Ottawa, ON – Through the federal government’s Strategy for Patient-Oriented Research (SPOR), the Canadian Institutes for Health Research (CIHR) is providing a total of $62.25 million to support five new pan-Canadian research networks in chronic disease over five years.
The networks will connect researchers, health professionals, policy makers and patients across the country to improve the health of Canadians living with chronic diseases. They will address research priorities identified by patients and accelerate the translation of research findings into patient care and health care policy. The focus areas of the research include diabetes, chronic pain, child disability, gastrointestinal disorders, and chronic kidney disease.
Each network is receiving a $12.5 million grant over five years from the CIHR as well as a total of $126 million from partners, including universities, hospitals, industry, health charities, and provincial agencies.
The five new networks are as follows:
Inflammation, Microbiome, and Alimentation: Gastro-Intestinal and Neuropsychiatric Effects: the IMAGINE-SPOR Chronic Disease Network, hosted at McMaster University.
This network will look at how gut bacteria and diet cause inflammatory bowel disease and irritable bowel syndrome and at the anxiety and depression associated with these disorders.
This national, large-scale research project will be led by Stephen Vanner, clinician-scientist at Kingston General Hospital (KGH) and a professor at Queen’s University, and Paul Moayyedi, professor of medicine and clinical research lead of McMaster University’s Farncombe Family Digestive Health Research Institute.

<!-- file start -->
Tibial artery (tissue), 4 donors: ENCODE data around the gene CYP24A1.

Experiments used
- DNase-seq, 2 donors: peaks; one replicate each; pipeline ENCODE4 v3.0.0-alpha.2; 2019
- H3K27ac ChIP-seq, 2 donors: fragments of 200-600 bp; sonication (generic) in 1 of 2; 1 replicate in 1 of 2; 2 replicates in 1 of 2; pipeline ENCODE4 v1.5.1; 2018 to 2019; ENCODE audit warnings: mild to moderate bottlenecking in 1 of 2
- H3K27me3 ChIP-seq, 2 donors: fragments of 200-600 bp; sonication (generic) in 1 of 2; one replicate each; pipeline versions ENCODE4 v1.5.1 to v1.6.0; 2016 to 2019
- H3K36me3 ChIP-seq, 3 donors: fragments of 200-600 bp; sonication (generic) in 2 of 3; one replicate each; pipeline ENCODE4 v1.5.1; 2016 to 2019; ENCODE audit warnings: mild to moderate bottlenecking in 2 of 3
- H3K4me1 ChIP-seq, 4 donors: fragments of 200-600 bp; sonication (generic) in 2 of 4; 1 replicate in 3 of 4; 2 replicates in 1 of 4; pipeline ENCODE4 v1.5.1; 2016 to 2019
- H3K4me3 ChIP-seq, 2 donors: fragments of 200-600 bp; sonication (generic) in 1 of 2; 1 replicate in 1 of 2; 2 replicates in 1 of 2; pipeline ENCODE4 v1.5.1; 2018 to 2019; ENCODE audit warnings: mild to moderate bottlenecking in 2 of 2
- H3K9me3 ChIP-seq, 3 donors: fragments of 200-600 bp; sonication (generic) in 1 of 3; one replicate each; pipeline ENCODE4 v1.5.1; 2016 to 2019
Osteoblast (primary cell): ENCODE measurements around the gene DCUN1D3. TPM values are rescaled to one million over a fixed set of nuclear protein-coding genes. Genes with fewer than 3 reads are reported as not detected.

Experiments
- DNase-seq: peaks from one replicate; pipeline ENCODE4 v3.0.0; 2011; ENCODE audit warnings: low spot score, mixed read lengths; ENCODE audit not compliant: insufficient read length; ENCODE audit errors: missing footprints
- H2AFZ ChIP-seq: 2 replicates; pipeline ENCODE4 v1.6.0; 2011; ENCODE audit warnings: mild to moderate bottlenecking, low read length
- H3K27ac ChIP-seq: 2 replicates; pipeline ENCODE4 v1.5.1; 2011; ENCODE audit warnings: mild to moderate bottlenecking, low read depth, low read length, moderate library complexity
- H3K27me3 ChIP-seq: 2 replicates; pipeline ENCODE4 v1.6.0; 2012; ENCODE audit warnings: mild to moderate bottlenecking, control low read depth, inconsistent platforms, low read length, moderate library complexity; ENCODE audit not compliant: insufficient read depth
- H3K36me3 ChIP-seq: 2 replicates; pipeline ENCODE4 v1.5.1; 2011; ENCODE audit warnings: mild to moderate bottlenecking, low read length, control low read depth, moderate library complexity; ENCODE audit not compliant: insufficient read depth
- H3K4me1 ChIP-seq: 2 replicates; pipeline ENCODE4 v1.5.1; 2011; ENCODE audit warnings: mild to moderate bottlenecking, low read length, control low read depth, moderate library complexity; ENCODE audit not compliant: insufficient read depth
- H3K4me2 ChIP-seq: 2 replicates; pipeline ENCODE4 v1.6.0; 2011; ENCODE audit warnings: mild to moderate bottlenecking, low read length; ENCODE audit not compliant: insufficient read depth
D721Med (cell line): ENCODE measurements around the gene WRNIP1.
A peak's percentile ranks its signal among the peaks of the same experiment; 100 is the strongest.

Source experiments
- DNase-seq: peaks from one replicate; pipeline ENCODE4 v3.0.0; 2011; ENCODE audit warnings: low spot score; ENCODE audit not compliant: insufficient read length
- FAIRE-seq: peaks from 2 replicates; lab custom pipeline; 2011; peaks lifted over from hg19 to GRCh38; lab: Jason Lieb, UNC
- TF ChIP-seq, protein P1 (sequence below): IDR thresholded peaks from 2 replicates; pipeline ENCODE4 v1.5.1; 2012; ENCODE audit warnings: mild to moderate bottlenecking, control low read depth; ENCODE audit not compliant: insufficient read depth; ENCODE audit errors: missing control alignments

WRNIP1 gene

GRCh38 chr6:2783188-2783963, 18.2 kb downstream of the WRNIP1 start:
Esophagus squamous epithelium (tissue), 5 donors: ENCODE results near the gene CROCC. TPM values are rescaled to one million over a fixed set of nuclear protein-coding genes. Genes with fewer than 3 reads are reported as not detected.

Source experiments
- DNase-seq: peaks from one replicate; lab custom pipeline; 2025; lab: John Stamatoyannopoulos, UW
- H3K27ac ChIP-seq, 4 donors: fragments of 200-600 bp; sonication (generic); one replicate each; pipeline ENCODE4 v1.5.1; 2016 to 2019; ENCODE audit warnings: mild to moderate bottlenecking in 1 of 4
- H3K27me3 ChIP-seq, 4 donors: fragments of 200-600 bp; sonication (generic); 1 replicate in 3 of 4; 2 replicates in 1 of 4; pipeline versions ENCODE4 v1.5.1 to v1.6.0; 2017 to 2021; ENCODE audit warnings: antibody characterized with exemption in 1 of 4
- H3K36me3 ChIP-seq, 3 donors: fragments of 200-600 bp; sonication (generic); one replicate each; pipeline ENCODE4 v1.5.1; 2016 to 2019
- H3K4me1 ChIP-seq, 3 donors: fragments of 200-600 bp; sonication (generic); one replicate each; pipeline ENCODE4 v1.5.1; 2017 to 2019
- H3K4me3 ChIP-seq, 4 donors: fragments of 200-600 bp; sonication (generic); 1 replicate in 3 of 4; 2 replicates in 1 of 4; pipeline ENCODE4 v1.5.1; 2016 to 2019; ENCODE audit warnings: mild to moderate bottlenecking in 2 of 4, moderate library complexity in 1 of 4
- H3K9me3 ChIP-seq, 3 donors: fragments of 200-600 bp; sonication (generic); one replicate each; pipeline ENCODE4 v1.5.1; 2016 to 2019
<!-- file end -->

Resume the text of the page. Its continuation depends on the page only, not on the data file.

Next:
Composed of 88 researchers at 17 centres, the network will assemble 6,000 patients and 2,000 healthy subjects across Canada, making it the largest-ever study group for gastrointestinal disease in Canada. The aim is to develop new treatments, from dietary changes and probiotics to fecal transplants, antibiotics and other therapies that improve both physical and mental health of IBD and IBS sufferers.
Chronic Pain Network, hosted at McMaster University.
This network will direct new research, train researchers and clinicians, increase access to care for chronic pain sufferers, and speed up the translation of the most recent research into the reality of care.
The network will be led by Dr. Norm Buckley, professor and chair of anesthesia for McMaster’s Michael G. DeGroote School of Medicine and scientific director of the Michael G. DeGroote Institute for Pain Research and Care.
Listening, Learning, Leading: Canadians Seeking Solutions and Innovations to Overcome Chronic Kidney Disease (Can-SOLVE CKD), hosted at the University of British Columbia.
A B.C. team will co-lead the five-year, $59-million initiative that is Canada’s largest-ever effort to improve care for people with chronic kidney disease. It aims to reduce the number of people who need dialysis or organ transplants, or who develop related illnesses that are debilitating or deadly.